"The dusty streets of apartheid-era Soweto, July 27, 1987. The politically charged funeral of a young activist who fled South Africa to became a commander in the military wing of Nelson Mandela's African National Congress. Police await in armored cars. The funeral is restricted by specific government decree. The man being buried is Peter Motau, assassinated in neighboring Swaziland on the orders of South Africa's most notorious government-sanctioned killer, Eugene de Kock, orders carried out by his secret police unit in a bloody ambush. For De Kock and the apartheid government, Peter Motau was a terrorist. For the singing, chanting mourners at his funeral, he was a freedom fighter, a hero from the streets of Soweto itself. ZA87 is a raw audio document of one extraordinary day under apartheid. A father mourns, himself breaking the regulations declaring any political statements at the funeral illegal. Young activists, the "Comrades", sing in praise of the banned ANC's military wing, sirens blare, helicopters hover overhead, a police officer orders all television and photojournalists to leave. Nigel Wrench's microphone remains. Also there is Winnie Mandela, on behalf of the ANC's exiled leadership. Banned from speaking at the funeral, she speaks instead into Wrench's microphone and stages a remarkable intervention as the police seek to detain activists. The authorities sought to keep the events of that day away from the eyes and ears of anyone who wasn't there. ZA87 breaks that silence. Nigel Wrench is an award-winning journalist whose career began in South Africa under apartheid. He is the winner of a Sony Award for "Out This Week", BBC Radio's first national lesbian and gay news program, and a New York Radio Award for BBC Radio 4's "Aids and Me", chronicling his experience of living with HIV. "Few journalists have quite so intimately captured the essence of their era's great moral panics as Nigel Wrench" --The Quietus. ZA87 is the follow-up to Wrench's acclaimed first cassette on The Tapeworm, ZA86, "a remarkable documentation of South Africa under apartheid in 1986" (Boomkat), "chilling and at times stunningly beautiful" (The Quietus), "stylistically not dissimilar to Adam Curtis's 2015 documentary Bitter Lake, its hypnagogic float through the rushes feels curiously vivid, free of the dating or distancing effect further media packaging might bring" (The Wire)." - The Tapeworm .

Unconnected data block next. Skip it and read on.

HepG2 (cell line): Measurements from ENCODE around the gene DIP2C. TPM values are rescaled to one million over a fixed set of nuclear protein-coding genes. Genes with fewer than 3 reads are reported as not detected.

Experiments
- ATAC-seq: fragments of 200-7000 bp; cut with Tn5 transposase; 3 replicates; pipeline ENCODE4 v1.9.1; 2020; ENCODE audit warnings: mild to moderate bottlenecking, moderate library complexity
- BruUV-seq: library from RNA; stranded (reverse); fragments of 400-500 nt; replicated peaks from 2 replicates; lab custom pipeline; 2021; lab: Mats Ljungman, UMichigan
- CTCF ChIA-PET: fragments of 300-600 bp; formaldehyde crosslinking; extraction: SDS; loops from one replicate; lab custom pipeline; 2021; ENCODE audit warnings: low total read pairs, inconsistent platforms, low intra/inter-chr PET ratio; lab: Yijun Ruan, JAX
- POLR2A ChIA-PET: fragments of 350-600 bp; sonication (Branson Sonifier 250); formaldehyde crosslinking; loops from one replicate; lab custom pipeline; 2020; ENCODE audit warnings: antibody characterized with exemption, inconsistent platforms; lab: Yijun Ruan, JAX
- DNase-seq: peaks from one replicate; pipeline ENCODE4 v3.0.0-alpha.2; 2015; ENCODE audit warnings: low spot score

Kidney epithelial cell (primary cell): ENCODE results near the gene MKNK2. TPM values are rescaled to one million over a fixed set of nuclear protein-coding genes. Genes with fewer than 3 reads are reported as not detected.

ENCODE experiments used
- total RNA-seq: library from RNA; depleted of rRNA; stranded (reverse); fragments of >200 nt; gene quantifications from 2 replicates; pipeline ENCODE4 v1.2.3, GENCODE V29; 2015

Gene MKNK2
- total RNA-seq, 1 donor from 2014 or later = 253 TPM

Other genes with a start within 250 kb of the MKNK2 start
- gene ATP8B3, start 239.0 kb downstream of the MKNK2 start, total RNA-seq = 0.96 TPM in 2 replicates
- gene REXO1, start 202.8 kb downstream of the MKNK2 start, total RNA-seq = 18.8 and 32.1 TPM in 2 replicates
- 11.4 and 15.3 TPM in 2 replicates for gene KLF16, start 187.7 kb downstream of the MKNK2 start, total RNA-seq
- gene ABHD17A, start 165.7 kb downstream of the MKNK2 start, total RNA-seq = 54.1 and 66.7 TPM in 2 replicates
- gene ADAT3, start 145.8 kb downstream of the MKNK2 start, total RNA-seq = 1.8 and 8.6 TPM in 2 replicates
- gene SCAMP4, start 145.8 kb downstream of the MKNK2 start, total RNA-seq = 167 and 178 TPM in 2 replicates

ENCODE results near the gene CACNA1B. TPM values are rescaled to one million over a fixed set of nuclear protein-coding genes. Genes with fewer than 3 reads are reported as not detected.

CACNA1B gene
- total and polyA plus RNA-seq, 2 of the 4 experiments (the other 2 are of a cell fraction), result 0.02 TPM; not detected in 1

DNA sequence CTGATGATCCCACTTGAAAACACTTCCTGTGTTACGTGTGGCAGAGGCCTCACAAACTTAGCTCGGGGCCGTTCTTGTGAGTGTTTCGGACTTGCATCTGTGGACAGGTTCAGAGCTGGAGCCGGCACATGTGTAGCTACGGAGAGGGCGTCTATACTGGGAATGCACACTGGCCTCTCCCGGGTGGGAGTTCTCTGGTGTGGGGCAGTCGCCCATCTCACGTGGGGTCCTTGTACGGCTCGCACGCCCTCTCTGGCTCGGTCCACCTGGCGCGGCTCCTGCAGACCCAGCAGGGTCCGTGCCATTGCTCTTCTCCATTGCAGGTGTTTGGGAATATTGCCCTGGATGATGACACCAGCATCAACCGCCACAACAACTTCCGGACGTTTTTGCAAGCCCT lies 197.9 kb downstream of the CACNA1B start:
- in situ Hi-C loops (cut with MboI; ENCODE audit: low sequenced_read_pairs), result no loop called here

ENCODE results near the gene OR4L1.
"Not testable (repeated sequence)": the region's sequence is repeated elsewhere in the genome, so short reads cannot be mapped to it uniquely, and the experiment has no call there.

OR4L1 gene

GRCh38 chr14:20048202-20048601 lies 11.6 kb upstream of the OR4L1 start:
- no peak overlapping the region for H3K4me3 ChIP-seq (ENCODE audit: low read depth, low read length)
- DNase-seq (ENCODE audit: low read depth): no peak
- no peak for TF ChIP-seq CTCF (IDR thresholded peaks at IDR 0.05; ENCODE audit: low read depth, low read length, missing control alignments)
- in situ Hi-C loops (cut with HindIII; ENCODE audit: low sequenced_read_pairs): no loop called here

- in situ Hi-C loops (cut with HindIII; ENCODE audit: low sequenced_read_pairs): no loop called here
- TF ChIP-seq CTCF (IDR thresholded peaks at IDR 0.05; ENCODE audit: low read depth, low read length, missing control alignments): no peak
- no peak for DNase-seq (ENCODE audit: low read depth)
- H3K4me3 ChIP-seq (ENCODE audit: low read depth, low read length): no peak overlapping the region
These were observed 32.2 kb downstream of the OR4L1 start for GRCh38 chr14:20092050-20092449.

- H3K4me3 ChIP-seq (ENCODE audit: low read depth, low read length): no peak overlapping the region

After nearly a decade of false starts, multiple game plans veering off the rails, and a handful of shattered hopes and/or dreams, the odyssey is finally complete—the new Fusetron site is here.
This is the first phase of a multipart rollout that will span the next few months: the currently browsable stock includes miscellaneous new releases from the past 8+ months (we have a lot of catching up to do), plus approximately a third of our backstock. Note that we’ve reduced/slashed prices on many titles and will continue to do so in order to make room for new stock. We’ll also be expanding / tweaking / improving / debugging the site itself (for example, we still have work to do on the automated international postage system, not to mention the inevitable inventory discrepancies that come with transferring an ancient and massive database to a new system).
Over the next few months, as we take inventory, clean house, and delve into our storage, we will be uploading thousands of additional items, gradually, on a near-daily basis. This will include the majority of the LPs, as well as many titles, in all formats, once thought long-gone. Many currently “sold out” items are likely to resurface.
Finally, once our general backstock is up (probably in the next two or three months) we’ll begin making our extensive stockpile of rarities available online for the first time: tons of random out-of-print titles, "deadstock," warehouse finds, secondhand collectibles, etc., accumulated over the past few decades.
Frequent/returning customers will be getting early access to these items. Details to follow on how this will work (a priority mailing list? a 'frequent flyer'-like program?), but it will not be based on dollars spent. We want to reward those who consistently support us, especially in the discogs marketplace era (to those who show up trying to poach five copies of a one-off rarity, and nothing else, ever… ¯\_(ツ)_/¯ ).
So—we suggest you take some time to dig through the site—even we’ve been surprised by what’s been turning up, and there’s much more to come.